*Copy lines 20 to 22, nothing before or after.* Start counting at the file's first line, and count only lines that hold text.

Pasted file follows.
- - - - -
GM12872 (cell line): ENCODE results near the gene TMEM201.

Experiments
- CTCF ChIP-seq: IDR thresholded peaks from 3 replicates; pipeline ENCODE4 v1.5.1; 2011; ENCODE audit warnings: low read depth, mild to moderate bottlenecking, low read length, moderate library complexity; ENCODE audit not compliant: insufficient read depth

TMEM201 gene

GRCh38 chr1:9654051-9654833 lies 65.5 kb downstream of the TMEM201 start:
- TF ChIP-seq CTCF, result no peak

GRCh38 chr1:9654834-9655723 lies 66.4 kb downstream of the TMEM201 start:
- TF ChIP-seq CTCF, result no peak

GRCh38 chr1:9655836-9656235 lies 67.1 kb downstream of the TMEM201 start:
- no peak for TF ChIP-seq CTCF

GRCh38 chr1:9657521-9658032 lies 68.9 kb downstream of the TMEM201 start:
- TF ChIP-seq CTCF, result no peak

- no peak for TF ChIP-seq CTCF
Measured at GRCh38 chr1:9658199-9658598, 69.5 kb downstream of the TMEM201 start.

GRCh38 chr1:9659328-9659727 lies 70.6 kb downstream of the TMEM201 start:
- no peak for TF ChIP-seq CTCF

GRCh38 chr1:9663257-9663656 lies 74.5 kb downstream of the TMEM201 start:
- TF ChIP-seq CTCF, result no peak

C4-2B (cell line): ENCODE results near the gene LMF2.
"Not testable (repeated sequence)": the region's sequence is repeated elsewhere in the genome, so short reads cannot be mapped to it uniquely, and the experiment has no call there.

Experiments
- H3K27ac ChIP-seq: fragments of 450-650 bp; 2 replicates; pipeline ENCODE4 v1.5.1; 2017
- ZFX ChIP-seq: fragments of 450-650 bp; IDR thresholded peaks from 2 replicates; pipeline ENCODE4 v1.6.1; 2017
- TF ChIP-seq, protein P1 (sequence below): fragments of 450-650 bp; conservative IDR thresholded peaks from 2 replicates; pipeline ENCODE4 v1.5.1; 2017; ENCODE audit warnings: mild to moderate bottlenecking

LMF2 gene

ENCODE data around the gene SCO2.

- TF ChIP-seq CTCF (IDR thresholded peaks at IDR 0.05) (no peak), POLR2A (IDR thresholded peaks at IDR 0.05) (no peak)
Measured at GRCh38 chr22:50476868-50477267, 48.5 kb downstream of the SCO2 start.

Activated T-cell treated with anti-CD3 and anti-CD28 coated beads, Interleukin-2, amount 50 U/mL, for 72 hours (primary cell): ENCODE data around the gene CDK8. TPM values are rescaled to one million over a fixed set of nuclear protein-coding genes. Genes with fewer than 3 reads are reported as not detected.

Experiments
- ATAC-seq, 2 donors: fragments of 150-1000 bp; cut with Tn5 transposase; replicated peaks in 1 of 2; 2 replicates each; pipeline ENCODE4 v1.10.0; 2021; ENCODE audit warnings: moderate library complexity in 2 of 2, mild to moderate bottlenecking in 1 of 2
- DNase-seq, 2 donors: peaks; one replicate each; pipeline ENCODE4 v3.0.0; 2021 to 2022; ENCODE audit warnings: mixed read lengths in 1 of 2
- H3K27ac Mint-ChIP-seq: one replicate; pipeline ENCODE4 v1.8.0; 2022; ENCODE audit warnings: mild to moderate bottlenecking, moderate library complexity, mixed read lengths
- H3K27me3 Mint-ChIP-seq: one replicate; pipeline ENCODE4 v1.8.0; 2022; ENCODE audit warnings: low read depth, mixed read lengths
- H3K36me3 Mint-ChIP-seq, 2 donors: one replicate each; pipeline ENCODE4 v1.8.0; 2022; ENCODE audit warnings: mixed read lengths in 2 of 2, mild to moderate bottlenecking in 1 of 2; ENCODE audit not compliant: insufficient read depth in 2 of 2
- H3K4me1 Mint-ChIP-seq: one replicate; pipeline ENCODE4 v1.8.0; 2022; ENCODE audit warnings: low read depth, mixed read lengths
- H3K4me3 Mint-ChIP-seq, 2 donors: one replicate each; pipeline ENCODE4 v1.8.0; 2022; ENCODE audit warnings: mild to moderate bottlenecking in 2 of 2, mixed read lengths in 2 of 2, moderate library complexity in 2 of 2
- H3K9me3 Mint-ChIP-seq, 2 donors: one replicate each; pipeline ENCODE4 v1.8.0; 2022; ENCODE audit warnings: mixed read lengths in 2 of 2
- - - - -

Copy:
"Not testable (repeated sequence)": the region's sequence is repeated elsewhere in the genome, so short reads cannot be mapped to it uniquely, and the experiment has no call there.

Experiments
- H3K27ac ChIP-seq: fragments of 450-650 bp; 2 replicates; pipeline ENCODE4 v1.5.1; 2017